As a boy David Dennis used to cycle regularly from the home of his mother and stepfather to spend weekends with his grandparents. He was, it was said, “the apple of his grandmother’s eye.” When he was 18 he repaid their hospitality by murdering them both.

Grandad John Spriggs, a 70-year-old retired blacksmith, and his 69-year-old wife Florence lived in Scredington, south-east of Sleaford, Lincolnshire, where they ran a small petrol pump at the gable-end of their roadside home, Stone Croft Cottage, and sold cigarettes. That made them a popular couple among the villagers.

But in February 1958, they seemed to vanish into thin air. The petrol pump and the cigarette sales were transferred into the hands of grandson David, now 18, who appeared to be living in the cottage with his girlfriend Kathleen Gillighan, 24.

By MARCH 7th there was so much gossip going on that Sleaford Police decided to investigate. They went to the cottage and found John Spriggs’s dead body slumped in a chair in the dining-room, his chest caved in by heavy blows.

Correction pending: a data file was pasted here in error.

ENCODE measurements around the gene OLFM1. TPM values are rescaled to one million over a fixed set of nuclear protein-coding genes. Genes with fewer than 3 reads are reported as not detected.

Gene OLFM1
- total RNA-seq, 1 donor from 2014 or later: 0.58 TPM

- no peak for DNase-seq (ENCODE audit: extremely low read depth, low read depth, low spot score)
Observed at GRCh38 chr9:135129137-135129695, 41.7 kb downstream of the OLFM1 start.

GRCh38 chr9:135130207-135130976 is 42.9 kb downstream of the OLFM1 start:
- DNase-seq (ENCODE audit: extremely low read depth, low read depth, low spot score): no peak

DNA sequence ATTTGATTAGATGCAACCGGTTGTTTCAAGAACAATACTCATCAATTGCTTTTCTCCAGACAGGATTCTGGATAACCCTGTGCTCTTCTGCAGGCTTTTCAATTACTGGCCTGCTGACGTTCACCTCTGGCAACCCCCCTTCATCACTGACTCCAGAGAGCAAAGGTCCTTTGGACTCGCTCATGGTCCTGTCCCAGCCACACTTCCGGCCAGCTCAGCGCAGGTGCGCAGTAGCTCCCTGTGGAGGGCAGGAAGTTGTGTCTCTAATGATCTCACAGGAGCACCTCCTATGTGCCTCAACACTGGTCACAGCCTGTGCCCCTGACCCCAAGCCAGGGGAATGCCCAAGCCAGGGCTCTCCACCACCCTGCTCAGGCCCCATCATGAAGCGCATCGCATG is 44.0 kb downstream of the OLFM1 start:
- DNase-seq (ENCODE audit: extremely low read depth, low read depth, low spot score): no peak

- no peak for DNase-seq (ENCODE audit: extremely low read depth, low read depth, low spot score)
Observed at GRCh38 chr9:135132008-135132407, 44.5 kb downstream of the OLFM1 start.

Upstairs in the bathroom his wife had been killed by repeated blows to the head. Earlier that day Dennis and his girlfriend had decamped to a flat in Upper Park Road, Hampstead, north London. There Dennis was arrested and whisked back to Sleaford, where he was charged with double-murder.

He was brought to trial at Lincoln Assizes on June 2nd, where he pleaded not guilty to capital murder in the course of theft. Under the new Homicide Act, if he had murdered his grandparents to rob them he could hang, but if that were not his motive he would escape the gallows.

Kathleen Gillighan, appearing as a witness, said Dennis told her he had been left the cottage by his grandparents. He allowed her to enter only the sitting-room.

Dennis refused to be represented, and defended himself. When he had finished his case the judge told the jury: “This young man who is no more than a boy conducted his defence with the most outstanding ability. One can but admire the performance which he showed before you.”

The jury found Dennis not guilty of capital murder but guilty of murder. He was sentenced to life and released in 1972 after serving 14 years.